Stacey: Ever wonder what really goes on during a home inspection? Let's find out on "What Works Now"
Voice Over: AOL and Bank of America Home Loans. Helping you find out what works now.
Narrator: This is Kenny Rhodes, a licensed home inspector. Let's tag along and see what helpful tips he has for homebuyers.
Kenny: Its very important for you to follow me, shadow me, watch everything I'm doing, because your understanding of this home will be so much greater if you have firsthand experience. The more questions you ask, the more comfort you'll have when we're done.
Narrator: There are several main areas in and around the home that the inspector will examine. Among the more important features are the foundation and other supporting structures.
Kenny: So the only thing on the foundation that I see that would give me even a slight sense that something might be up, is this crack. This is called a step crack. You want to monitor this. If it starts showing up even bigger over the next few years, then you're probably going to want to address something in this area.
Stacey: Is this an expensive problem?
Kenny: It could be, but more than likely it's because there was no gutter drainage before. Now I can see an underground pipe that's taking the water away form the building so right now I'm not too worried with this.
Narrator: That takes care of the foundation. Now what about other external features?
Kenny: [Pulls socket out of his utility belt] This is a GFI testing device. A GFI is a device that's built into hairdryers. If you were to drop your hairdryer into the water, it would shut off the power. So all external outlets need to have a GFI device. We're going to test and see if there is one in here. I'm pressing the little button on my tester, nothing's happening. So there are a couple of problems here. The junction box is loose and there's no GFI protection. So an electrician can fix this for maybe $75.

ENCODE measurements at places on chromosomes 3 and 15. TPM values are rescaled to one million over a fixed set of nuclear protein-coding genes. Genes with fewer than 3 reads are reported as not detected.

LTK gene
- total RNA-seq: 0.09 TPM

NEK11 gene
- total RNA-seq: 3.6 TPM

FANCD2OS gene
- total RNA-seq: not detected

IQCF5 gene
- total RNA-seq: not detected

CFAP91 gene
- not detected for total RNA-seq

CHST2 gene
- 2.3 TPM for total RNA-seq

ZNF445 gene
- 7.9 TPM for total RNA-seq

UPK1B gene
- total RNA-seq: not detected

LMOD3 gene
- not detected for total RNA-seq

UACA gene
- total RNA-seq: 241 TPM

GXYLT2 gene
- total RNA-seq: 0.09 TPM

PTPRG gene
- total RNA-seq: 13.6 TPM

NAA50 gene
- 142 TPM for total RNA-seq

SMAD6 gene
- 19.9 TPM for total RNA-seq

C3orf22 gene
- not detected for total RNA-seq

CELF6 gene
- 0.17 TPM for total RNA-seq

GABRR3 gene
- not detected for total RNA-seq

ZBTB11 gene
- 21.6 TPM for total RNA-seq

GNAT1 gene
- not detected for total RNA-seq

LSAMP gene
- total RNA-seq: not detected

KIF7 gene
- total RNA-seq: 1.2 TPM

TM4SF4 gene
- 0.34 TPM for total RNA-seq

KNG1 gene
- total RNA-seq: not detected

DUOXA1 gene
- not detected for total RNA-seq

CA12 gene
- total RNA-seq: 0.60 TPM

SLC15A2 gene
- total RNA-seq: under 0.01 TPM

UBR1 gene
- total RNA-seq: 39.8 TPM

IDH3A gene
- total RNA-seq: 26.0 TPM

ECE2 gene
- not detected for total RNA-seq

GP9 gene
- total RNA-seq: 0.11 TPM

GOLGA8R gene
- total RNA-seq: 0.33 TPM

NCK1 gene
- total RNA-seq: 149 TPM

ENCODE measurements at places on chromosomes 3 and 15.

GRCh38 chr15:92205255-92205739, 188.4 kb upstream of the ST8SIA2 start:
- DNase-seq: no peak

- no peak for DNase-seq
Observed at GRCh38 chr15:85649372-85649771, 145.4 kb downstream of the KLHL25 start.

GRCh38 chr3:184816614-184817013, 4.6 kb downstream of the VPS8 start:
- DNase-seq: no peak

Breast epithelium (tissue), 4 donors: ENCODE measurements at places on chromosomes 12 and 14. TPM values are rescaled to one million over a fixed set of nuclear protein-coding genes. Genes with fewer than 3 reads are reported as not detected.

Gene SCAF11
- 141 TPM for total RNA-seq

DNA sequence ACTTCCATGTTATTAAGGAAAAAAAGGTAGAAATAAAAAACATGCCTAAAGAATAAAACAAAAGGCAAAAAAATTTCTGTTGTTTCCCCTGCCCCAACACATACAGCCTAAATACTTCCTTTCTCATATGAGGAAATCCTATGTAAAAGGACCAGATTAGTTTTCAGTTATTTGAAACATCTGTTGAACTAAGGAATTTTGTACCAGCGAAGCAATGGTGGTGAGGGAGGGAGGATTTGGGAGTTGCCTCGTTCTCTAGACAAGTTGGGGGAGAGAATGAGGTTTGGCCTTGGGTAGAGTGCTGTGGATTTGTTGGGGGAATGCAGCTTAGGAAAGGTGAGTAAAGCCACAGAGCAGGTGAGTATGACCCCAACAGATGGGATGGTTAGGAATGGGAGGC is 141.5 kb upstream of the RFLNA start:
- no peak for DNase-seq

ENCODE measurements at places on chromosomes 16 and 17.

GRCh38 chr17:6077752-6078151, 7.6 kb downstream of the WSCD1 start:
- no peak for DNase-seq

Narrator: Within the home, one of the major areas to focus on is the basement.
Kenny: Here we have all sorts of mechanicals – plumbing, electrical, wiring, boilers, heating, hot water...
Stacey: But what are you looking for when you're looking at these items?
Well there's a lot here, but I'm looking at the main water line coming into the building. This is the plastic pipe that's typical of a well. Then I want to see the age of the pressure tank. This is within a year or two, and they're good for about 15 years. I wanna look at any filtration or conditioning devices here. I wanna make sure that there's salt in the water softener tank. This equipment looks very good and well taken care of.
Stacey: Would you be able to tell if this equipment is going to malfunction?
Kenny: No, I couldn't tell you that, but I can tell by the age of it that typically you're going to get about 10 to 15 years out of it, and this is brand new.
Stacey: [points to boiler equipment] But this does not look new.
Kenny: [chuckles] Surprisingly it looks a little older than it is. It's maybe about 10 years old. This manufacturer has different product lines, and this is the top of the line unit. But a boiler will last 25 to 30 years on average. There's a lot I can look for on the outside such as corrosion of valves.
Stacey: [Points to valves] Is that bad corrosion?
Kenny: That is not bad corrosion; it's pretty typical. That's the copper leaching from the pipe. Probably the most important item is when it was serviced, because an oil fire burner needs to be serviced every year. If you don't do that, it's going to cost you a lot more on your fuel every year. And its been serviced in the last month, so you have almost 12 months before you need your next service.
Narrator: Aside from the utilities, there's plenty to examine in bedrooms and other living areas.
The things I'm looking for in bedrooms and living areas are water stains from a plumbing leak or a roof leak. I'm also looking for big cracks. You'll always find some small cracks, and they don't bother me – but big cracks may tell something.
One of the other major items in a home is the windows. These are the original windows and they're going to be very drafty. So one of the long-term considerations is to replace all your windows, and they're expensive.
Stacey: So how much will this homeowner have to spend to replace all the windows?
Kenny: The average homeowner is going to spend $10,000 to $25,000 in windows on this house.
Stacey: So if I was the buyer, should I be renegotiating the asking price?
Kenny: It's not something I can really advise you on. What you do with this information is really up to you.
Stacey: Hmm, something to think about.
Narrator: Although it's not required, an inspection conducted by a qualified professional is highly recommended. It may take some time, but the information you gain will be invaluable in making an informed decision about your future investment.
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